Loving people who have been in and out of prison makes ‘suffering Christ more real to us’

Isaiah’s Table says ‘yes’ to Matthew 25 invitation

by Paul Seebeck | Presbyterian News Service

Isaiah’s Table lives into its mission ‘to provide grace, hope and food for all’ by serving breakfast to its neighbors each Saturday, followed by worship. (Contributed photo)

LOUISVILLE — When Nancy Wind, the leader of the new worshiping community Isaiah’s Table in Syracuse, N.Y., first saw the Presbyterian Mission Agency’s invitation for congregations to become Matthew 25 churches on this website, she was intrigued.

Recently she partnered with the Matthew 25 Farm in Central New York. Its mission is to give away fresh vegetables and fruit to those in need in their neighborhood.

After watching this video invitation that encourages congregations to become Matthew 25 churches by working on at least one of three goals — building congregational vitality, eradicating systemic poverty and dismantling racism — Isaiah’s Table said ‘yes’ to becoming the first official Matthew 25 1001 new worshiping community.

“Even though we’re not a PC(USA) church yet, it struck me that this is what we’re growing into,” said Wind.

Less than a year ago, Isaiah’s Table moved into the Westside neighborhood near downtown Syracuse. Leaving behind its food pantry at the former First Presbyterian Church, Isaiah’s Table’s main community event is still serving breakfast to community members, followed by worship. Worshipers also give away fresh produce in their neighborhood from the Matthew 25 Farm.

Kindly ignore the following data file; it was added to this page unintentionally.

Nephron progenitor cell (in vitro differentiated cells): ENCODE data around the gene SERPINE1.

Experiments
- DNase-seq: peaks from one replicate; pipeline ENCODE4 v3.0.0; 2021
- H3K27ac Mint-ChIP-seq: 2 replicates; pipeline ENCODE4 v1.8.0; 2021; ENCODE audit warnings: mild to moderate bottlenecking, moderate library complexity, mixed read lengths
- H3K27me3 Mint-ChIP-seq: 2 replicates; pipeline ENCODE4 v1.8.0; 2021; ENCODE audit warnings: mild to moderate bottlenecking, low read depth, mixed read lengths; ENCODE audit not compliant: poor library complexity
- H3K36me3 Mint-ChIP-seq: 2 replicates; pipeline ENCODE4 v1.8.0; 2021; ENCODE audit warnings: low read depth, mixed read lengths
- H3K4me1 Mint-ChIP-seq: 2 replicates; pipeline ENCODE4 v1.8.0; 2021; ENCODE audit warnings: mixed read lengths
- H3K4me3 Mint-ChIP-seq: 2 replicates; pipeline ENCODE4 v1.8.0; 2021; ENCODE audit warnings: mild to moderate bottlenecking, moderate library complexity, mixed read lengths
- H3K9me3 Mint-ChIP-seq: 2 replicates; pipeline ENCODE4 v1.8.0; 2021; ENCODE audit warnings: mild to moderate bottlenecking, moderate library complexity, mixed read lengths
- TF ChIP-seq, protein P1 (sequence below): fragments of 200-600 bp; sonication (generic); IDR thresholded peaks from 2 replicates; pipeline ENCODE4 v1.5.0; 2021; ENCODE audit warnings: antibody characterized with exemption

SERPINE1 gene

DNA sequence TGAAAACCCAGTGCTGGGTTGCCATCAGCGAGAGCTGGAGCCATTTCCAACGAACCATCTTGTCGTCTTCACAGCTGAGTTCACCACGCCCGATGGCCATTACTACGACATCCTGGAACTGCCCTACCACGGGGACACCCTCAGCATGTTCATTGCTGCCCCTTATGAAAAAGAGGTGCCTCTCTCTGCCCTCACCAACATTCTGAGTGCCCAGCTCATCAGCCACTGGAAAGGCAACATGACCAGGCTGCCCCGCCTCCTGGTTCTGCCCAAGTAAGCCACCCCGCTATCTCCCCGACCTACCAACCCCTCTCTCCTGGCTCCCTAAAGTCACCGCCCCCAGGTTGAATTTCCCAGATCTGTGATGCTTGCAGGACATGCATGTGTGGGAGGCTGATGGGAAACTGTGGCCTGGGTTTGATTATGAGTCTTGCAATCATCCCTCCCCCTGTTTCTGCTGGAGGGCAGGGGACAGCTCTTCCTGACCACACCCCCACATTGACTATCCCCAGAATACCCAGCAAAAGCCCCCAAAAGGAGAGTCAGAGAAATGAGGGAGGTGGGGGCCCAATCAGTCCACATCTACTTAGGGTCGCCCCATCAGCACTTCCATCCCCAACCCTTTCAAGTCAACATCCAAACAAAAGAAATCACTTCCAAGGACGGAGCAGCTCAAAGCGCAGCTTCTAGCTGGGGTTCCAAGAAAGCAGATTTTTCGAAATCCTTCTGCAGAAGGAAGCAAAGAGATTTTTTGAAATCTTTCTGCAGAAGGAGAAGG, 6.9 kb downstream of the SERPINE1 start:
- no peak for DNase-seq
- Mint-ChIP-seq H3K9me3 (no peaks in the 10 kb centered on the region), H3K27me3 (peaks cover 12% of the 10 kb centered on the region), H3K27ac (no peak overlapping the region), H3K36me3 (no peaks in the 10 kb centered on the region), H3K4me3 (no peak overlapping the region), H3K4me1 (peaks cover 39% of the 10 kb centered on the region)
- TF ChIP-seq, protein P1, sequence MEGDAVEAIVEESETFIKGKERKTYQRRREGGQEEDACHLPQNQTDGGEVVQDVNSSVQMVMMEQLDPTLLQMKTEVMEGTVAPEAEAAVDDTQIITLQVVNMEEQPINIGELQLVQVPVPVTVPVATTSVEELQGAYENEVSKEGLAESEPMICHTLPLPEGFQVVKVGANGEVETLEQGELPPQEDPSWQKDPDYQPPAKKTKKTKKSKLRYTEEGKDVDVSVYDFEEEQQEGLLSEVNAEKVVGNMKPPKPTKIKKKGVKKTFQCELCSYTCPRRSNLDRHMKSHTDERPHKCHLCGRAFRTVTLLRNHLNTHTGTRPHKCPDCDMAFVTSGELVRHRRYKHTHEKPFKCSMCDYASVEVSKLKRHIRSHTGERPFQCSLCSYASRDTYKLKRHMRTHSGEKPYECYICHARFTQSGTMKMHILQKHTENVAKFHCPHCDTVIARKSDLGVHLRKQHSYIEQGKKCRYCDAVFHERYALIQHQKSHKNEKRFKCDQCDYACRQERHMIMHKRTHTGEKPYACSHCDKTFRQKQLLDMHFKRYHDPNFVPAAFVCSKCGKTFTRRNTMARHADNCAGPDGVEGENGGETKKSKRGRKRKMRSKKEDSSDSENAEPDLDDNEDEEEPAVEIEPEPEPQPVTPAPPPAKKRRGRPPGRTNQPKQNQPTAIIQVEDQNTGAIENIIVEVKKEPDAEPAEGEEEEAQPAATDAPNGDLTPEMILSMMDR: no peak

“This move really energized us,” says Wind. “The neighborhood is so much more vital, with a lot of community things going on around it.”

Wind is meeting next week with the executive director of a peacemaking project in the Westside neighborhood that will be working on restorative and criminal justice reform.  Community members who have been in and out of jail come to Isaiah’s Table for their Saturday breakfast. Some stay for worship.  One man, who had been incarcerated for around eight months, has come into a covenant relationship with Isaiah’s Table.

Recently a couple they hadn’t seen in almost a year showed up — they’d finally found Isaiah’s Table’s new location.  Wind says, “It was if the prodigal son had come to breakfast.”

The community was excited, Wind said, joyfully calling them by name and hugging them.

“They were in tears,” she said. “They couldn’t believe we’d remembered their names.”

“The ministry of being involved with the same people coming with addictions — and in and out of prison — has made the suffering Christ more real to us,” she said.

Which is why on Saturday, after breakfast, when Wind takes the community through a Holy Week service that will end in silence, she’ll be thinking of the people whom Isaiah’s Table has come to love.

“They’re not just statistics anymore,” she says, “or people that you can just walk away from.”


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